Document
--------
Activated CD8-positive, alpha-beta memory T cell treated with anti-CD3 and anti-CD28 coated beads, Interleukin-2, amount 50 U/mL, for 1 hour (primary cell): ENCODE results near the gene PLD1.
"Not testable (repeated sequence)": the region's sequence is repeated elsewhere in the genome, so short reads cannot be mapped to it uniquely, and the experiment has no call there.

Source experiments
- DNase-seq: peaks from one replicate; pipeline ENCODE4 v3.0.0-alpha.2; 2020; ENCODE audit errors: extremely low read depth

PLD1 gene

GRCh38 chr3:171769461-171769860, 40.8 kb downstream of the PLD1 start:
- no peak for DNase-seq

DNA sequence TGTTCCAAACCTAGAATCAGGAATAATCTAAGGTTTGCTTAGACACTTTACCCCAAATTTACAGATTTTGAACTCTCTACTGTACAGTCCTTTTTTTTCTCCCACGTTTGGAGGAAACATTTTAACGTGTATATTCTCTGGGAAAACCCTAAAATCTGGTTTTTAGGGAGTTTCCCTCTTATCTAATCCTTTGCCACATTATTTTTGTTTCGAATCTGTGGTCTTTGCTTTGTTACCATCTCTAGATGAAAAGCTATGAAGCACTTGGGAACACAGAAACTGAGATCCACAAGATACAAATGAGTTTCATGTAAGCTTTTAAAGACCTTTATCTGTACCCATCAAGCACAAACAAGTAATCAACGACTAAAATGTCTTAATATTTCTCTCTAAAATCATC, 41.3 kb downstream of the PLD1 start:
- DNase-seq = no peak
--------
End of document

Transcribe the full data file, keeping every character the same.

Activated CD8-positive, alpha-beta memory T cell treated with anti-CD3 and anti-CD28 coated beads, Interleukin-2, amount 50 U/mL, for 1 hour (primary cell): ENCODE results near the gene PLD1.
"Not testable (repeated sequence)": the region's sequence is repeated elsewhere in the genome, so short reads cannot be mapped to it uniquely, and the experiment has no call there.

Source experiments
- DNase-seq: peaks from one replicate; pipeline ENCODE4 v3.0.0-alpha.2; 2020; ENCODE audit errors: extremely low read depth

PLD1 gene

GRCh38 chr3:171769461-171769860, 40.8 kb downstream of the PLD1 start:
- no peak for DNase-seq

DNA sequence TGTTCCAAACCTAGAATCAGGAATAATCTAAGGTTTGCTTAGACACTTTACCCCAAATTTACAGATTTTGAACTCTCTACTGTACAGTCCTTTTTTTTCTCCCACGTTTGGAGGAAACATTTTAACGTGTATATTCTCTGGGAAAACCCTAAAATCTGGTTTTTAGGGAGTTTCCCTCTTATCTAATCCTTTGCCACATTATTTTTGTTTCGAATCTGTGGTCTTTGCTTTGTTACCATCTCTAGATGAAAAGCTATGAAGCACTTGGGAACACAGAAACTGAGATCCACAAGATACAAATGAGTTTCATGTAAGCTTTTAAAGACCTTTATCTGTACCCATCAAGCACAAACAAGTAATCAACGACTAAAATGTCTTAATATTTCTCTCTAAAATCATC, 41.3 kb downstream of the PLD1 start:
- DNase-seq = no peak